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Author Topic: EP152: The Big Guy  (Read 22591 times)
Darwinist
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« Reply #40 on: April 08, 2008, 09:04:35 PM »

Having said that, I rather enjoyed it, although that may be as much a factor of my lowered expectations.  I was having to take so much of the basketball jargon on trust ("4 blorples, 7 squorks and 59 whibbens would be a record, would it?  Ah-ha, then the game must be going well!"  (As an aside: honestly, you Americans and your obsession with statistics in sport!  Can't you just watch the damn games?)) that I think I found it easier to gloss over some of the other bits that didn't make much sense.  Still, it was fun, an easy listen, and I didn't find the flaws grating.

I've always seen the use of statistics in that sense as a crutch for people to see/know/explain they've seen something extraordinary. It's a lot easier to explain/understand a 93-yard return for a touchdown or a no-hitter than it is to accurately portray what has actually happened in a game. It's been somewhat mollified by ESPN and the other sources of video showing what could only previously be told, but I think it still lingers pretty heavily.

Plus, number-crunching estimates for the next season is something to do during the off-season.

It is getting pathetic, especially in Major League Baseball.  With the advent of PC's and Bill James, instant situational stats are available to managers for any occaision.   Our big dumb Twins manager will often say in the press something like this:  "I'm going to sit Joe Mauer because he's 3 for 15 lifetime against this pitcher on grass at night and instead I'll play this other guy who is 4 for 8 lifetime against this pitcher under the same circumstances."  Ridiculous.  Throw your best guys out there and play the game.

You can't watch a game in any sport now days without being bombarded with a million stupid graphics on screen telling you all kinds of irrelevant information. 

I did like the hoops jargon in the story but not the rest.  And by the way Steve, good timing with the Final Four this weekend. 
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Palmer
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« Reply #41 on: April 09, 2008, 03:17:44 PM »


I wonder if it's a coincidence that there was a seemingly unimportant line in the story about Ralph being able to eat with people that was eerily similar to this line from "The Caves of Steel", an Asimov robot detective book, said by Daneel Olivaw, a robot:
"...Yes I can perform the mechanical operations of chewing and swallowing.  My capacity is, of course, quite limited, and I would have to remove the ingested material from what you might call my stomach sooner or later."
(Daneel even offers a human the food later on because he didn't digest it)


Yes! I caught that one too. Plus one for the geek-o-meter!  Wink
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wakela
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« Reply #42 on: April 09, 2008, 07:40:19 PM »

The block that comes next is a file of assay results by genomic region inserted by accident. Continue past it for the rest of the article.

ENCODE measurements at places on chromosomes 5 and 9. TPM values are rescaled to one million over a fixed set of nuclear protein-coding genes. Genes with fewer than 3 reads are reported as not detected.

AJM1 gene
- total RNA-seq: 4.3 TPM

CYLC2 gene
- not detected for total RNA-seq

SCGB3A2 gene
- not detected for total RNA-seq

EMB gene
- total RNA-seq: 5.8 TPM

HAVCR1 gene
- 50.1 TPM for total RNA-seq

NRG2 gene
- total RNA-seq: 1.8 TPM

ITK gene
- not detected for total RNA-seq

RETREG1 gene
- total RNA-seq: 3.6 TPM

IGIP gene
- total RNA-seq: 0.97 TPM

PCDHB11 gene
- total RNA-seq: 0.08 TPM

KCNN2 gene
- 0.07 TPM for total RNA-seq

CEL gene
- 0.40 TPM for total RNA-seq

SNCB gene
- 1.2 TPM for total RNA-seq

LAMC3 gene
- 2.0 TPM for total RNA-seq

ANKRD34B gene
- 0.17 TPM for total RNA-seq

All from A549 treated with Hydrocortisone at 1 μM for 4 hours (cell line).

I wonder if it's a coincidence that there was a seemingly unimportant line in the story about Ralph being able to eat with people that was eerily similar to this line from "The Caves of Steel", an Asimov robot detective book, said by Daneel Olivaw, a robot:
"...Yes I can perform the mechanical operations of chewing and swallowing.  My capacity is, of course, quite limited, and I would have to remove the ingested material from what you might call my stomach sooner or later."
(Daneel even offers a human the food later on because he didn't digest it)


Yes! I caught that one too. Plus one for the geek-o-meter!  Wink

Ditto
Then I thought I was being silly, because it would be logical enough that you would want a robot to be able to eat socially that anyone would have come up with this idea.  Funny that so many of us remembered the same book.
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Brian Deacon
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« Reply #43 on: April 09, 2008, 09:34:07 PM »

I am solidly in the camp of geeks that have absolutely no interest in sports.  Although it didn't feel too much like you really needed to be a sports fan to get something out of it, the whole subject is such a yawner for me that it really detracted from the whole thing for me.

Given that I was looking at the story through not-rose-colored glasses, I am suspicious of how I could evaluate the story aside from that.  But my gut is that it was still a B/B- story.  My sports yawn curved it way lower than that.

As for hackneyed... the worst one for me wasn't any of the SF cliches... it was the missed free throws.

I certainly am glad to see anything pop up that explores the edges of the genre... this just wasn't my cup of tea.
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Tango Alpha Delta
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« Reply #44 on: April 10, 2008, 06:10:31 AM »

(As an aside: honestly, you Americans and your obsession with statistics in sport!  Can't you just watch the damn games?))


This may be off track, but...  why is it that we obsess over sport statistics, but we're still (generally) so bad at mathematics?

As for me, personally, I don't generally care for sports much, either.  I like baseball, and enjoy watching soccer (sorry, non-Americans... but that's what we call it) and lacrosse, but only in small doses.  Having robots injected into any sport would be pointless, in my opinion, because the whole point of the contest is to see how well human beings can do against each other.  I just can't say I'd stop watching... because I'm not watching now!